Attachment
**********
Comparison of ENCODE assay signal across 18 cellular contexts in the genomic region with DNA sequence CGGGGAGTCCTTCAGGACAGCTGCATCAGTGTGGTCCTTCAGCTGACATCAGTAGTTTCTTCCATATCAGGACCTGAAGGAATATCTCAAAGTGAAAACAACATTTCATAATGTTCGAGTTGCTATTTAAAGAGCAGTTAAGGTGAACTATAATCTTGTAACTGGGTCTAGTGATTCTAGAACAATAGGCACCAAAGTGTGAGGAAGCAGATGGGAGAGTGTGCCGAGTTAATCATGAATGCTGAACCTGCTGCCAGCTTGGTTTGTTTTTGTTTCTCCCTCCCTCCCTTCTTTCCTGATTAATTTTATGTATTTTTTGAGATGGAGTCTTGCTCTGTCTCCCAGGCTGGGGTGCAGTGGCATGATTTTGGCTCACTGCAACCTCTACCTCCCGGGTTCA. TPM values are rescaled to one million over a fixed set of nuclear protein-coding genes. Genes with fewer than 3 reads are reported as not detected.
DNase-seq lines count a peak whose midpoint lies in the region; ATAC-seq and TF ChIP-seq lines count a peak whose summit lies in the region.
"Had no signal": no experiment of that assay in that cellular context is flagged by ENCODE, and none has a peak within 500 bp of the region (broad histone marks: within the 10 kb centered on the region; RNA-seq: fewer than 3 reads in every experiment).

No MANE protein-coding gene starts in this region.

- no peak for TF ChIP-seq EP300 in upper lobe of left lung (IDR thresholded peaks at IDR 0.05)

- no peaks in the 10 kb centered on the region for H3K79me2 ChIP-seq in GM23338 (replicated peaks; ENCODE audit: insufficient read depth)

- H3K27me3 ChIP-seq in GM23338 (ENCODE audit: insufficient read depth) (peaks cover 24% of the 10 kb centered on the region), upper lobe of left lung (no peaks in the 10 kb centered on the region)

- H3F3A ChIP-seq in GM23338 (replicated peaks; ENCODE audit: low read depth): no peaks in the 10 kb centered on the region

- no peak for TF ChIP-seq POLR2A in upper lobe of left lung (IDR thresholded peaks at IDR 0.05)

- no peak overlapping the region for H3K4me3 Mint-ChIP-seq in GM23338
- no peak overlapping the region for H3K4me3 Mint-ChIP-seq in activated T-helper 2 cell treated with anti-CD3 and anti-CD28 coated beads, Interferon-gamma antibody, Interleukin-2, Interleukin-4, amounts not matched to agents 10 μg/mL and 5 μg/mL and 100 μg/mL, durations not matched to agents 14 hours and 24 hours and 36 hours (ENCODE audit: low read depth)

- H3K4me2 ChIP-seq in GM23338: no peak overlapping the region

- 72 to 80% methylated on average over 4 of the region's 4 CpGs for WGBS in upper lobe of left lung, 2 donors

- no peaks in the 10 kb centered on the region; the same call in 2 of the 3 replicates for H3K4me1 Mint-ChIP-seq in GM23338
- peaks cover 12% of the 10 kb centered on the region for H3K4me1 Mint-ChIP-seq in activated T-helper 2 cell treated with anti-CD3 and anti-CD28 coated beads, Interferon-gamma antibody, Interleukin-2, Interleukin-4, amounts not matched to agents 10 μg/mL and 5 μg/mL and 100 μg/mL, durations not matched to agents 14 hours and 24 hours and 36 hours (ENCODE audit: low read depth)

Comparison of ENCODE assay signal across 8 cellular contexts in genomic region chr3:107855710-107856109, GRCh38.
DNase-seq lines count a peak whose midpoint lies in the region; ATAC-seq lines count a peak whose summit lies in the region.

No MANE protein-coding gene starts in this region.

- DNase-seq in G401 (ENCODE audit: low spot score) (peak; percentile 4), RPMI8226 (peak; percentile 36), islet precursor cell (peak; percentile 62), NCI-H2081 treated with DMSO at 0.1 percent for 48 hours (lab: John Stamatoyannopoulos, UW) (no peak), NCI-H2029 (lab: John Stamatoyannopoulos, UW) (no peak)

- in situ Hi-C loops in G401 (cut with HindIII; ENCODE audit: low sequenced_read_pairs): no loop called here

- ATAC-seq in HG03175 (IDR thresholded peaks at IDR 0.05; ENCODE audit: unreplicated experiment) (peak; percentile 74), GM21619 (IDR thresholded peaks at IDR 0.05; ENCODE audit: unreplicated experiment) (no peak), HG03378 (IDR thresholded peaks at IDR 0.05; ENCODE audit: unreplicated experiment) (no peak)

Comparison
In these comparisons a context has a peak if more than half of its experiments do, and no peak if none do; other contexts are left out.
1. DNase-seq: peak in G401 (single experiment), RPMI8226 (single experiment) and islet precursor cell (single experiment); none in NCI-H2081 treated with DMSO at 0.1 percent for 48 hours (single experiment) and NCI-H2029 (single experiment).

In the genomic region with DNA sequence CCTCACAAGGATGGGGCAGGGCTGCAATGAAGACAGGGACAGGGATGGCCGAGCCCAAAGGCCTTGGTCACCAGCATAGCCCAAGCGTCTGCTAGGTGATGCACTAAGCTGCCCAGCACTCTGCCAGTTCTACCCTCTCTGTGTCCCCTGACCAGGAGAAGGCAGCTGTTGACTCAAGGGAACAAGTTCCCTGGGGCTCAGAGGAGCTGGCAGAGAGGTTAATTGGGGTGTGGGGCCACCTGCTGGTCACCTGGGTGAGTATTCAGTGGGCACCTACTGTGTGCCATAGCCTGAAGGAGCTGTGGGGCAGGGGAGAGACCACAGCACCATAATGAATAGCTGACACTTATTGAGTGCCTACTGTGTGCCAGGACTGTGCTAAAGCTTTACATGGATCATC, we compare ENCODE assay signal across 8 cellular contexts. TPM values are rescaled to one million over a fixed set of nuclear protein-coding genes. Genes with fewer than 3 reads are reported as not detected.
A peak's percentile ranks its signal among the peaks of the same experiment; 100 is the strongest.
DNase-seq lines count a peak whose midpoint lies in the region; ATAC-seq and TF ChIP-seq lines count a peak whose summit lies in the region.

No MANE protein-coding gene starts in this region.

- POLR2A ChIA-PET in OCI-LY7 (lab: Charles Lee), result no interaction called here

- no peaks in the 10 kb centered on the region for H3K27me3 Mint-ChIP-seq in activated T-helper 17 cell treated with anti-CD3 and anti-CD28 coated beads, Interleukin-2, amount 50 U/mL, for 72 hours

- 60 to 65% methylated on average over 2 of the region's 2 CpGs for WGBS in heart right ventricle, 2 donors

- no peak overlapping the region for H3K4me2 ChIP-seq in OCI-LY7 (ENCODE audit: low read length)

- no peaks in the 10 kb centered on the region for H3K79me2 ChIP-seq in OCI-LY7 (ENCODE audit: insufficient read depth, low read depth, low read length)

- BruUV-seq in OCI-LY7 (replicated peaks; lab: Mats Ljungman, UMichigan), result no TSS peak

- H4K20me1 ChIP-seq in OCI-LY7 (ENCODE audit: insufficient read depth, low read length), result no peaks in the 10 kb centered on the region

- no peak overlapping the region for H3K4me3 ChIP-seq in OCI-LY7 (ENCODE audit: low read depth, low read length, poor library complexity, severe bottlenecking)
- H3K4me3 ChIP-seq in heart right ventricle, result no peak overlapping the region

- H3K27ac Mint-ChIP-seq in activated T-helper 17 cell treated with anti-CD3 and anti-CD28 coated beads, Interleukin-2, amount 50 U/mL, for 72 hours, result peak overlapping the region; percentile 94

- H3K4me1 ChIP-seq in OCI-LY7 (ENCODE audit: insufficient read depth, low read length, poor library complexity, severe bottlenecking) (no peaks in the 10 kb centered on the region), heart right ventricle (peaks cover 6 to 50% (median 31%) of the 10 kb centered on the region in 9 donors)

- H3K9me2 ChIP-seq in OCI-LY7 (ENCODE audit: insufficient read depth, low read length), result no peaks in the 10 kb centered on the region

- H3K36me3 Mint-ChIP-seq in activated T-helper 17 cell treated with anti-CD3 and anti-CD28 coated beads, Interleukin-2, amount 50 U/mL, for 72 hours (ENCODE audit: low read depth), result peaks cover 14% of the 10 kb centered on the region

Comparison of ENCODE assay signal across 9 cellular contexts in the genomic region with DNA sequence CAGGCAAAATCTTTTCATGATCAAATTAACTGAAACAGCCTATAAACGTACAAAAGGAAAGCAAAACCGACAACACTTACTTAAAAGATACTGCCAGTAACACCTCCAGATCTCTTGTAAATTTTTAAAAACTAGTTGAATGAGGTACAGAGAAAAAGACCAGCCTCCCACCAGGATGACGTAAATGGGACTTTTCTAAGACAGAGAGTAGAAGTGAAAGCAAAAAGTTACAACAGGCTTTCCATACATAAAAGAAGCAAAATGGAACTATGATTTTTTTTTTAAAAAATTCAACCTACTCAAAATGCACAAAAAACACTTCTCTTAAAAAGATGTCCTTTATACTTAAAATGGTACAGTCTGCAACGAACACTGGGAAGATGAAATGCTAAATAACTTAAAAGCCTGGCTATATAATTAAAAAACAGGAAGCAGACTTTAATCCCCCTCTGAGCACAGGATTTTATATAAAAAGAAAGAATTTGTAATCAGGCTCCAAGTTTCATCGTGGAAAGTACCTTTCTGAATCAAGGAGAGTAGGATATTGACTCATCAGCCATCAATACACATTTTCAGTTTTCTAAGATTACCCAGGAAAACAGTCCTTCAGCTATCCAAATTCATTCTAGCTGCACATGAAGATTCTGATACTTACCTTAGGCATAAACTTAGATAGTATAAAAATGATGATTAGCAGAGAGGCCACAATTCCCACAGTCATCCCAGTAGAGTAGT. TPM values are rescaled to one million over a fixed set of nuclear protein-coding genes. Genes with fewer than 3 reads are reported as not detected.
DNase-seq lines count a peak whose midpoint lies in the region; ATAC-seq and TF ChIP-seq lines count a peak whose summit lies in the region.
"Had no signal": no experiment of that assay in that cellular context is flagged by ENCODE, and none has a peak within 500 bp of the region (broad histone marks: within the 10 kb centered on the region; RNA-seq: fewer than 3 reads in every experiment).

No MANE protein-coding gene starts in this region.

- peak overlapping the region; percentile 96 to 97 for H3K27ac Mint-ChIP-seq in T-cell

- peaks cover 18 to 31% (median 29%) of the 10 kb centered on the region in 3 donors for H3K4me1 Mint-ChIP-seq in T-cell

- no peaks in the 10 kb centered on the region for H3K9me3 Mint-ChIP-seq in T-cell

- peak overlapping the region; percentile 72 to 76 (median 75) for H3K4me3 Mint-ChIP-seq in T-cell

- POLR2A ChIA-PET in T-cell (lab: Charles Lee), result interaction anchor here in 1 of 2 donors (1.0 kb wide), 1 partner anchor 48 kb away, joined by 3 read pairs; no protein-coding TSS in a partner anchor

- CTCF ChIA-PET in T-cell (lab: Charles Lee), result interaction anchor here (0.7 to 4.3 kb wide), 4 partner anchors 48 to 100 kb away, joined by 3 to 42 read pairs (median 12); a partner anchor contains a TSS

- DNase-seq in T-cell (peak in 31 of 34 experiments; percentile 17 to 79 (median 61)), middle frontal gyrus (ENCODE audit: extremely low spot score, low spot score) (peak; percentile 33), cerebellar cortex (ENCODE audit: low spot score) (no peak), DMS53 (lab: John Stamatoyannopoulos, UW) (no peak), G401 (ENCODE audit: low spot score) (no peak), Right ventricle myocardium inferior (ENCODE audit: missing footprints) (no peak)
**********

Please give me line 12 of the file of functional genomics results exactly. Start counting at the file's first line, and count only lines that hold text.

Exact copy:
- H3K4me2 ChIP-seq in GM23338: no peak overlapping the region